Beth began to relay that her mom pulled into her regular parking space at church on Sunday morning (I know the space- a “handicapped” parking area out front), and she apparently hit the gas pedal instead of the brake. I’ve driven by the church and seen the damage, and for the life of me, I cannot begin to explain how the accident “went down” as it did… but “Lucy” managed to jump the curb, cross a sidewalk, hook a hard right, and plow into a metal railing that is (or was) secured in concrete. This railing lines a retaining wall that adjoins a playground for the church daycare… one story below! Probably four to six bars of the railing were mangled and literally pulled up out of the concrete. But had they not stopped Lucy’s car, she would have plowed head first to the concrete floor below that once housed the church basement… and she could have been killed. Had it been a weekday (and she does visit the church campus during the week), she could have hit and/or killed toddlers playing there.
I have not seen the car, but I understand that there is significant damage to her front grill. As I told Beth, I suspect that men rushed to soothe the ruffled feathers of an 88-year-old woman in distress and lovingly told her, “Don’t worry about it… everything will be okay.” But Lucy told Beth, “All I need to do is pay an extra $50 to the church, and those men will make the repairs.” Beth made a trip to the church campus to survey the damage, and the office staff told her, “You need to call your insurance agent.” The scary part is that less than an hour after the accident, my mother saw “Lucy” in the church restroom before morning service began, and Mom said she was “cool as a cucumber.” Mom had no clue there had been any sort of accident – until I told her days later.
So Beth did call her mom’s insurance company, and she discovered that Lucy had cancelled everything except the minimal coverage our state requires for motorized vehicles. In a panic, Beth called attorneys, the sheriff, and anyone else she could think of for advice. She provided credit card information over the phone to increase her mother’s insurance coverage, and she talked to the collision repair guy and asked, once again, to be informed of any visits by her mother. Lucy has had several “fender benders,” and she has asked the local collision repair shops NOT to tell her daughter and son-in-law that her car was repaired by them. Of course, they have not complied, realizing the seriousness of this situation – and valuing their friendship with Beth and her husband. In fact, Beth saw my husband last week at a local sub shop, and she said Lucy had taken the collision repair guy a box of donuts and asked him NOT to tell her kids about any more accidents. Clearly, he did not honor her request!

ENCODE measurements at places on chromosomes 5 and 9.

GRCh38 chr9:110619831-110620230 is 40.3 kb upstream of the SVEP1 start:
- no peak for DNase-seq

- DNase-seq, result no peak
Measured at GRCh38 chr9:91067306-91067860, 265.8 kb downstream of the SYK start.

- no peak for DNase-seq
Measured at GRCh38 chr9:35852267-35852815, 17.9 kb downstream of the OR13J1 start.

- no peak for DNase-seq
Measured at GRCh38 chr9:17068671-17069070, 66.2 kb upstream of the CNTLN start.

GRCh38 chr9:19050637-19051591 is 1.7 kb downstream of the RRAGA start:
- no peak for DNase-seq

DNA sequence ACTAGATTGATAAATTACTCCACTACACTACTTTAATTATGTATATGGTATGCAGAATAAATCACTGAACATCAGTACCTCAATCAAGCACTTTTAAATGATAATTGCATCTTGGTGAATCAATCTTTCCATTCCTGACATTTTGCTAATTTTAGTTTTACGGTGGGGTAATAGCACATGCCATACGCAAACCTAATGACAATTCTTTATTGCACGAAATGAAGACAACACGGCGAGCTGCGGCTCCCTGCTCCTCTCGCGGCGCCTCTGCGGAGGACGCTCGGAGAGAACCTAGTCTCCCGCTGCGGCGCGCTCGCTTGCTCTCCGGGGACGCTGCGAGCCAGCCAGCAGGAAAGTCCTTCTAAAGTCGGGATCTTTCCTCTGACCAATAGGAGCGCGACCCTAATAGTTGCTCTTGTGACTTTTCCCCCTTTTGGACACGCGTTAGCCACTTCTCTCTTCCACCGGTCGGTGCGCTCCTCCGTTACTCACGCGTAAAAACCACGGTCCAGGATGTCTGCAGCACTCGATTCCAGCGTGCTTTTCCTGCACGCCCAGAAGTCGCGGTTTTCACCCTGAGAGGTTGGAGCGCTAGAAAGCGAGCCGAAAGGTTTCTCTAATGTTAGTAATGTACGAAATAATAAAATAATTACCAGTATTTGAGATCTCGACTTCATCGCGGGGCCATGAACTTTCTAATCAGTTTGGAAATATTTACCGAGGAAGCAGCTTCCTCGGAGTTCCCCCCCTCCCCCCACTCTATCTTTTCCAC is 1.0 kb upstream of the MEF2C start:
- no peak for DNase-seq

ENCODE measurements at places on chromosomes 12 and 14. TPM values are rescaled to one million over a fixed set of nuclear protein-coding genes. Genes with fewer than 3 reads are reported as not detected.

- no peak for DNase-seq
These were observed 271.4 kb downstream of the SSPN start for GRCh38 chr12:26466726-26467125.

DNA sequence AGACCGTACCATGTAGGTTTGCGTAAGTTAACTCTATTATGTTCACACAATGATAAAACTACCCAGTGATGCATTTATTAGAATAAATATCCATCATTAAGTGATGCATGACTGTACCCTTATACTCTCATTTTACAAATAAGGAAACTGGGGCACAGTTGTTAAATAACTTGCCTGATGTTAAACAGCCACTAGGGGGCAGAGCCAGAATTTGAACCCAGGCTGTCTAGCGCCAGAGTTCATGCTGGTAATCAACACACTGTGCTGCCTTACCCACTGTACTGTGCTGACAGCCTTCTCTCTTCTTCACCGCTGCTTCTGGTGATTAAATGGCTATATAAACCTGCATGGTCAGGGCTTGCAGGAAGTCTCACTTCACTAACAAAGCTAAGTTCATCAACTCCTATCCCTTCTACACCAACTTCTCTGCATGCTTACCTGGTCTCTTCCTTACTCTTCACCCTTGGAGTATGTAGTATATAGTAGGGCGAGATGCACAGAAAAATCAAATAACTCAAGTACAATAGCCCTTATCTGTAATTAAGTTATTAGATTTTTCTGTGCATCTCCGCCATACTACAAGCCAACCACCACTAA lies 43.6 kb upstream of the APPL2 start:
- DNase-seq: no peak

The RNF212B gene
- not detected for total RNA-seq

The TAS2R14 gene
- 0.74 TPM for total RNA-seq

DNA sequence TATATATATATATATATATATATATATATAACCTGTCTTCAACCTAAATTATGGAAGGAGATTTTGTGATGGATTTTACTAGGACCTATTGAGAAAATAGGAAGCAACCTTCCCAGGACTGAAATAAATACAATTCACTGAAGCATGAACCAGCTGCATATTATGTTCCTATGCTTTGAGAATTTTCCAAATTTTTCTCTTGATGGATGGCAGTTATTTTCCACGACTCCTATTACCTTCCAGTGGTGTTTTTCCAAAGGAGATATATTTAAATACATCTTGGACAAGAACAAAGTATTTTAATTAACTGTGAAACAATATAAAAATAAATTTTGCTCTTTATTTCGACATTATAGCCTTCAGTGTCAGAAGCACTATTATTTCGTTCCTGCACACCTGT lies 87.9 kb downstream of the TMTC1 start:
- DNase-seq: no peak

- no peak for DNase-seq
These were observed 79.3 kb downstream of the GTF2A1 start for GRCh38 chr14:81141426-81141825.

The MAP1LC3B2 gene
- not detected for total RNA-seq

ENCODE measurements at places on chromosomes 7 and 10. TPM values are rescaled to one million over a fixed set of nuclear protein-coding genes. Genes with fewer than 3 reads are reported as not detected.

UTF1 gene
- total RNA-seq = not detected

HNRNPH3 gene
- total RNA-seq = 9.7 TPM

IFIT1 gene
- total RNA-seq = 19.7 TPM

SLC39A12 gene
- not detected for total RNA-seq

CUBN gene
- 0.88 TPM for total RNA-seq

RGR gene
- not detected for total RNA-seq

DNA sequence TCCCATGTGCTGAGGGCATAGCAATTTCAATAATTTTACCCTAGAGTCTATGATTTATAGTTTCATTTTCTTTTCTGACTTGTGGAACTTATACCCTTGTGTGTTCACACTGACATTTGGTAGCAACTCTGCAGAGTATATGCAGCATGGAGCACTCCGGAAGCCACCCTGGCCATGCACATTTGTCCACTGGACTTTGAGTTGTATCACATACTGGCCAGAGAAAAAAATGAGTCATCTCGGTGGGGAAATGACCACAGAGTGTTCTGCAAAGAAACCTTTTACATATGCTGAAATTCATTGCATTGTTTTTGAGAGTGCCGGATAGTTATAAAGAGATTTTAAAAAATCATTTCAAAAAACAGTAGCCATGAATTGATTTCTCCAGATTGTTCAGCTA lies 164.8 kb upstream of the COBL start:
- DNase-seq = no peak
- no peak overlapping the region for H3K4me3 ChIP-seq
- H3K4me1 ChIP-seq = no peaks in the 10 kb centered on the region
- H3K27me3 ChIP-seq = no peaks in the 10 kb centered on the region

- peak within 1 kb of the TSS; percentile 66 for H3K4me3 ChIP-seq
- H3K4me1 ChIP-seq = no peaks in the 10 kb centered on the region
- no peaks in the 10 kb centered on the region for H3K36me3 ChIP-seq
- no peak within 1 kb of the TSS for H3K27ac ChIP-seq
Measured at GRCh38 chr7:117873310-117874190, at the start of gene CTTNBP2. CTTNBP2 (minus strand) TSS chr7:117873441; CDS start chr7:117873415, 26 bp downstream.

Beth paid her mother a visit and suggested it was time to stop driving. Lucy went ballistic. In fact, she became quite angry and combative and all but ordered Beth from her home. Beth forbade her mother to drive out of town (knowing it was only a verbal threat). Her mother continued to have a fit! Probably a decade ago, Beth’s mother was diagnosed with “vascular dementia” - which mimics Alzheimer’s in many ways. Beth was given a mountain of information about vascular dementia, including a checklist of common behaviors associated with this condition. She said, “Mother checks everyone on the list now.”
Upon the advice of our local sheriff, Beth contacted the DMV, who referred her to a “Driver Control” office in a nearby city. The person there recommended that Beth ask her mother’s physician to write a letter stating that Lucy was no longer physically capable of driving safely. The doctor readily agreed. He told Beth, “I do this all the time… and I’m glad to do it.” Now, lest you think this doctor is a little too eager to get elderly drivers off the road, consider that his late grandfather practiced medicine until nearly his 96th birthday. This doctor is very “senior friendly.” But as he pointed out to Beth, “I have to think about what sort of drivers are on the road with my wife and four children.” So he wrote the letter and sent it to driver control.
Fast forward a week or so, and Beth’s mother was supposed to play cards one evening with some other seniors. However, she was unable to attend, because she was so upset over a letter she had received in the mail about her driving… and she was quite sure her kids had instigated it! I talked to Beth the day after the card party and asked her about the letter… her mother had not mentioned it to her. So Beth called and “played dumb,” and her mother said she had gotten “something about the insurance,” and never admitted that she had heard from Driver Control. However, she had been summoned for a hearing… and that has subsequently taken place. Apparently more information will be required from her doctor in order to determine whether or not she can continue driving. Failure to attend any hearings or to comply in any way results in immediate suspension of one’s driver’s license. Lucy is livid!